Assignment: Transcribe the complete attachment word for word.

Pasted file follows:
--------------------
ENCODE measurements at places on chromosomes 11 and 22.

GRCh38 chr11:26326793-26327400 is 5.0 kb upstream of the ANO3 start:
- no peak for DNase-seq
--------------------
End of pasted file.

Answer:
ENCODE measurements at places on chromosomes 11 and 22.

GRCh38 chr11:26326793-26327400 is 5.0 kb upstream of the ANO3 start:
- no peak for DNase-seq